Extension @ Your Service: Gardening in March will soothe Spring Fever

The snow is finally melting, the slippery roads are a memory and we can abandon our heavy coats and gloves for another year! It is time to get out in the fresh air and take care of spring tasks in the garden.

Your landscape and yard may just look brown, but upon closer inspection, there are signs that spring is just around the corner. Daffodils and other bulbs are starting to flower, weeds are growing and leaf and flower buds are swelling in the trees and shrubs. This is a great time to get back into the practice of noticing the changes in your yard and doing some planting and maintenance.

Susan Kelly Extension @ Your Service

Susan Kelly
Extension @ Your Service

March is a good time to fertilize plants like shrubs and special trees as they begin their spring growth. Asparagus beds should be fertilized before the spears begin to grow. If your soil test recommended a fertilizer or lime application, this would be a good time to add and till in before planting your spring garden.This is also a good time to plant small fruit plants, grape vines, fruit trees and roses. The plants are still dormant or just beginning to grow and will be established in the ground before the surge of new growth begins.

Transplanting trees and shrubs should also take place this month before they start new growth.If you are installing plants that are not cold-hardy in the spring, you should be aware of the frost-free dates for our area. Each year we have an average risk of frost from Nov. 4 through April 1. There is still a good chance that parts of the county would receive frost through next week, but as we get closer to April, the probability of frost lessens.

Are you really ready for a workout? This would be a great time to incorporate compost into the vegetable garden, remove any debris left from the winter and remove those early spring weeds that are starting to grow. If you use raised beds for your garden, you will probably need to add soil to replace the soil that has settled or been removed with the crops.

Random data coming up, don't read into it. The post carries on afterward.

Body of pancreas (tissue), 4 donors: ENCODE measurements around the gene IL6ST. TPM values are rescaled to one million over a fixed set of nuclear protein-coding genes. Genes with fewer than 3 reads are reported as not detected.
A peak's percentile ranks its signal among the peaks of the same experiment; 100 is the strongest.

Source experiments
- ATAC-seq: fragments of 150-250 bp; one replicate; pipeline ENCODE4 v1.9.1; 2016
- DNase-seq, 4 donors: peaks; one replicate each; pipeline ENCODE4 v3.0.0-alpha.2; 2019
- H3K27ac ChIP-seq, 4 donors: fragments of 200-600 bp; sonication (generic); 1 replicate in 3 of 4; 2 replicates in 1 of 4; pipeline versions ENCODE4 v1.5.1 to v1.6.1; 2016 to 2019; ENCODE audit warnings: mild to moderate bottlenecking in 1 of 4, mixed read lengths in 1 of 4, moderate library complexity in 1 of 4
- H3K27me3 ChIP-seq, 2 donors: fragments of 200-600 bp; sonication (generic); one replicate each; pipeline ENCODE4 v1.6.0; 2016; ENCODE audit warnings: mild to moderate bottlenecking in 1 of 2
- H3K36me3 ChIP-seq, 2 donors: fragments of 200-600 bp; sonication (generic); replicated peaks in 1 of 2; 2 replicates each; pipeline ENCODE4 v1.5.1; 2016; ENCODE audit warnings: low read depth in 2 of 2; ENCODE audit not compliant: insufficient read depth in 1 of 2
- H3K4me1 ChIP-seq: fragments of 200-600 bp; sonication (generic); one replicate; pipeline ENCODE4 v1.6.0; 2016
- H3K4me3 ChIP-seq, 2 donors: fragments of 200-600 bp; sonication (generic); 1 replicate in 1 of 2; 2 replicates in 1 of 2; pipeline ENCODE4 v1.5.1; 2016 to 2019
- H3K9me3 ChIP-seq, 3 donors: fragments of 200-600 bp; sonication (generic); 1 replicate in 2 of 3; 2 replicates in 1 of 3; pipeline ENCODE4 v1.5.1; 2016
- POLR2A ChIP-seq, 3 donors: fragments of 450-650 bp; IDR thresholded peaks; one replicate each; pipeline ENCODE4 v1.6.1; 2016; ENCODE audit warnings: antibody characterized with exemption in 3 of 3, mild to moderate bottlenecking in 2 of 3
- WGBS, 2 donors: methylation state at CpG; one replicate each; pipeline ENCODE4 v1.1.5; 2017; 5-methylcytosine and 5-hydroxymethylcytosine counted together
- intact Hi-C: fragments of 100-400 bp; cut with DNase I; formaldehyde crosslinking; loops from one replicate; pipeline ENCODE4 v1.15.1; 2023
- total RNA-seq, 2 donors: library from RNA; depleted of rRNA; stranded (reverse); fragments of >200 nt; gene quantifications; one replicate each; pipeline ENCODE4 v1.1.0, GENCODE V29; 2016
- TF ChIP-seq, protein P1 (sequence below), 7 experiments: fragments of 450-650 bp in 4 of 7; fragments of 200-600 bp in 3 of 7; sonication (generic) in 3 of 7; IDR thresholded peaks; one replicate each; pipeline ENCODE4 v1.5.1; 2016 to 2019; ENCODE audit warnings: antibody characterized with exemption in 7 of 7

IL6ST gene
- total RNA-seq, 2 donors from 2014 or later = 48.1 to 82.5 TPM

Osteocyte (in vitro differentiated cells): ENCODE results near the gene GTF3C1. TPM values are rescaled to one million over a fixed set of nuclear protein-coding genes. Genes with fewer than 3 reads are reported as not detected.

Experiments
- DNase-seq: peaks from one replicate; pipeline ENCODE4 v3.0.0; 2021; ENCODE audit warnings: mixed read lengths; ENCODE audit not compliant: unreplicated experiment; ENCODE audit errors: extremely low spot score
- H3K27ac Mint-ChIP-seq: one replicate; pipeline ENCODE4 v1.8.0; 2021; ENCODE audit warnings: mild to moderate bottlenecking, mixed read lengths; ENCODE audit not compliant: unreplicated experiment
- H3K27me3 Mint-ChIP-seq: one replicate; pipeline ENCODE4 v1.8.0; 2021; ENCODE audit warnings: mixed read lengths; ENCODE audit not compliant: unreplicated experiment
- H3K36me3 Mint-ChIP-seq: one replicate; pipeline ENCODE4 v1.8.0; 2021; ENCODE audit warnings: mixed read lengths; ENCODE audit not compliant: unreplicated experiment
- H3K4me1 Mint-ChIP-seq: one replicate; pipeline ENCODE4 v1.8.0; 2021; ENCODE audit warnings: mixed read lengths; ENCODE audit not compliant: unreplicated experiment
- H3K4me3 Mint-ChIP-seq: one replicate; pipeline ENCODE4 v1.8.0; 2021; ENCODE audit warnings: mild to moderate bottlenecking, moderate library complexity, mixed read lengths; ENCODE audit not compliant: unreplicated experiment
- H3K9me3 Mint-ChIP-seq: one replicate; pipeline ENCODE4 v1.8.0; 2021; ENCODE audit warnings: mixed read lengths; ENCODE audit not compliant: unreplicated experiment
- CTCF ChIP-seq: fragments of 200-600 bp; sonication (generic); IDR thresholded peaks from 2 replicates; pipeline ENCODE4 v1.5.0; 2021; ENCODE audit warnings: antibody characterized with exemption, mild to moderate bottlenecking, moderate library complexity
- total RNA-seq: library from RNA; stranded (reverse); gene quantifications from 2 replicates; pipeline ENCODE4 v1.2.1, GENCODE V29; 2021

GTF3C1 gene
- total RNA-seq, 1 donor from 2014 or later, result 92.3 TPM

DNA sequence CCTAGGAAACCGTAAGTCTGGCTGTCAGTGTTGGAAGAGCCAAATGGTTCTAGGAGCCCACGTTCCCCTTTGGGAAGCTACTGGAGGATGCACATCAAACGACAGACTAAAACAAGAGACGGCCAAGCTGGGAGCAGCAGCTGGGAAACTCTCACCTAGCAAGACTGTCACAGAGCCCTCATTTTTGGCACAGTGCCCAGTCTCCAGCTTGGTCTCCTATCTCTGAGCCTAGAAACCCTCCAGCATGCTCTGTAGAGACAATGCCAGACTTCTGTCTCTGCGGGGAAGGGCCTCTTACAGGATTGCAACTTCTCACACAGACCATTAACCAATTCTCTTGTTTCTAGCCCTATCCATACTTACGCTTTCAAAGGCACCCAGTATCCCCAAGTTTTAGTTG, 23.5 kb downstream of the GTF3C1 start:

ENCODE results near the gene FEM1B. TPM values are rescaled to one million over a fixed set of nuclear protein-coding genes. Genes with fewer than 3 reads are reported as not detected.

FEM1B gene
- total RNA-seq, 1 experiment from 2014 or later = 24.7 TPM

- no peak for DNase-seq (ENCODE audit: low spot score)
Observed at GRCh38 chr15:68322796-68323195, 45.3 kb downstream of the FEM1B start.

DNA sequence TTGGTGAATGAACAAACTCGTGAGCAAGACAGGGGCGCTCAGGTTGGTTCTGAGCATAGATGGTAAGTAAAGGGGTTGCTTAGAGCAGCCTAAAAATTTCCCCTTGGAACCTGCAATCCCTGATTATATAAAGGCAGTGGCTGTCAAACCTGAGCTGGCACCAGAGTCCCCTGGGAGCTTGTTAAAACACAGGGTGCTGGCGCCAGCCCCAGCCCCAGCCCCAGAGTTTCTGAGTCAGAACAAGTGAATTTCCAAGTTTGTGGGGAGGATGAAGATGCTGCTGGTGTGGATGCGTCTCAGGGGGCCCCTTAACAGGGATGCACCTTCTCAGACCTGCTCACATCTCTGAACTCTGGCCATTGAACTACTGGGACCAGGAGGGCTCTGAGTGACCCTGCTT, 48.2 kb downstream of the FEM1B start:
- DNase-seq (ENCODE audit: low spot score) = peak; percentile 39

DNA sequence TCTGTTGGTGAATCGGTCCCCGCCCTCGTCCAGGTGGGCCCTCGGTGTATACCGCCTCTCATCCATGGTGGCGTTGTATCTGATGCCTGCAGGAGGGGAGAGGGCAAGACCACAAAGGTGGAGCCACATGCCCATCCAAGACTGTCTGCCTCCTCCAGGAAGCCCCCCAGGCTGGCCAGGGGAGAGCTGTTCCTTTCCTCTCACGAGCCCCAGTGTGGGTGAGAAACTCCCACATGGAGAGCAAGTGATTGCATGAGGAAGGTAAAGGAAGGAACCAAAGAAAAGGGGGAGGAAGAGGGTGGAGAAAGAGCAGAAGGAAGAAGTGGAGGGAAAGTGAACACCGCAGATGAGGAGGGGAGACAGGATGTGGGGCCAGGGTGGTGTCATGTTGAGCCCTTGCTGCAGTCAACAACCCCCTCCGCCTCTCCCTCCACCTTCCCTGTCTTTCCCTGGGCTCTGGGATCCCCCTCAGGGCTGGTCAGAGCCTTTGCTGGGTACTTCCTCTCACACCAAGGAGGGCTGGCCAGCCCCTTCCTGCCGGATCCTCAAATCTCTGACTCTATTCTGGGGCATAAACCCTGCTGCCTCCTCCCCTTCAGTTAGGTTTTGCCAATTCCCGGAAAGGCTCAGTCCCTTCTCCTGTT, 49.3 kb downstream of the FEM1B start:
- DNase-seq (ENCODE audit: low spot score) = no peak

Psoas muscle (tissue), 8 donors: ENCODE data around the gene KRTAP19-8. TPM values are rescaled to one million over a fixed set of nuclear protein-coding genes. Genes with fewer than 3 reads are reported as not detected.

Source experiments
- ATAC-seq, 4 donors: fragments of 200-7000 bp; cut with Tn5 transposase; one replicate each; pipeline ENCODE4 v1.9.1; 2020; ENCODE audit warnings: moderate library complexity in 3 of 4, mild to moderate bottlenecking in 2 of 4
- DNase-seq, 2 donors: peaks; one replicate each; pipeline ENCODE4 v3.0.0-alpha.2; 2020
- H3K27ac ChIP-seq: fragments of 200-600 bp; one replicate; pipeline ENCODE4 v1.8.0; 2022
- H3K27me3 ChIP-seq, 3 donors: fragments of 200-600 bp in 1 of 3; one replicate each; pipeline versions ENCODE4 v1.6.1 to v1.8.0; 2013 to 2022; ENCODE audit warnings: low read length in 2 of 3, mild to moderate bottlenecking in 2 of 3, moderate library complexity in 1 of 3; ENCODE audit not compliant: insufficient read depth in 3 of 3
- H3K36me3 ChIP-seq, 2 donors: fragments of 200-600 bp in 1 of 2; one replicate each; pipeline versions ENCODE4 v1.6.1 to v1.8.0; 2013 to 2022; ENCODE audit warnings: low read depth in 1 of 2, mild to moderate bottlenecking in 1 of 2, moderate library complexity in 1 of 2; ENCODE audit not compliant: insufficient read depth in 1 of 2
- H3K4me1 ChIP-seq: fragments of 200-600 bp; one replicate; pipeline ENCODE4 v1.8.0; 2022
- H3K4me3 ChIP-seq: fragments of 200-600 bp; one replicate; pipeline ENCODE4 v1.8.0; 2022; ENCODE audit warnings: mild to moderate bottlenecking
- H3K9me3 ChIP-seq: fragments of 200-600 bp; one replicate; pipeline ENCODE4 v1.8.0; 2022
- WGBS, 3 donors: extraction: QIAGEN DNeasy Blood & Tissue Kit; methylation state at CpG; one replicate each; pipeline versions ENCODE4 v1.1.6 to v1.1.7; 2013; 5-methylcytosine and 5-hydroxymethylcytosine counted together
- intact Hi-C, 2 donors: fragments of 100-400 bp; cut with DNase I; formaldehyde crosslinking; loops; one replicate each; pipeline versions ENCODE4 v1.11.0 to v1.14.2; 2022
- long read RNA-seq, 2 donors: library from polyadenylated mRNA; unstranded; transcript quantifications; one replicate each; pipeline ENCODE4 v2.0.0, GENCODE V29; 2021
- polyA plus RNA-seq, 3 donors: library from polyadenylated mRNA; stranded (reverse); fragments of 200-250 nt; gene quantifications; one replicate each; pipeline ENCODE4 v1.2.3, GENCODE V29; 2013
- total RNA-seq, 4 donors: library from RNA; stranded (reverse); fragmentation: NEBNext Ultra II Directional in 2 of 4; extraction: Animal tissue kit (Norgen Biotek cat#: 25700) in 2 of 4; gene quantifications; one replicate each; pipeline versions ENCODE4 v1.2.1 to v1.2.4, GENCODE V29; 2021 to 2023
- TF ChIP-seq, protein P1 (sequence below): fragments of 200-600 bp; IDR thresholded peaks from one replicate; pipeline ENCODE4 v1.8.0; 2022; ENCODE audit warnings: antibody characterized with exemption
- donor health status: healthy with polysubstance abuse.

Cool-season vegetables can be planted starting in mid-March, such as broccoli, cabbage, cauliflower, beets, carrots, lettuce, turnips, kale and potatoes. Warm-season vegetables can be started indoors from seed, including peppers and tomatoes.

A Richmond County Extension photo Fred Nantz checks in on his plot at the Hitchcock Creek Community Garden in Rockingham in Summer 2014.

A Richmond County Extension photo
Fred Nantz checks in on his plot at the Hitchcock Creek Community Garden in Rockingham in Summer 2014.

March is a good time to prune roses, fruit trees, overgrown shrubs and spring flowering plants after the flowers fade. Perennials such as day lily, Shasta daisy, gaillardia and coreopsis can be divided for transplanting now as well.

Take the time to observe everything that is happening in the outdoors, because spring is a most beautiful time in our area of the state.

The Richmond County Cooperative Extension Office is the place to go with your gardening questions for spring. We can also send your soil samples to NCDA and help you understand the results of the testing.

Horticulture agent Paige Burns is currently teaching a Gardening 101 class on Monday evenings and reservations for this free class can be made by visiting http://richmondces.eventbrite.com or calling 910-997-8255. Don’t forget to visit our website at http://richmond.ces.ncsu.edu for gardening information, classes and more.

Susan Kelly is extension director for the N.C. Cooperative Extension’s Richmond County Center. Write her at .

Filed in: Farm & Ag, Latest Headlines, Opinion, Outdoors

You might like:

GAP program fills a hole for ‘hands-on’ experience GAP program fills a hole for ‘hands-on’ experience
Sit back for an ‘interesting story’ Sit back for an ‘interesting story’
Cash available for crime-solving tips Cash available for crime-solving tips
Rotruck sues Town of Summerfield Rotruck sues Town of Summerfield
© 2018 The Pee Dee Post. All rights reserved. XHTML / CSS Valid.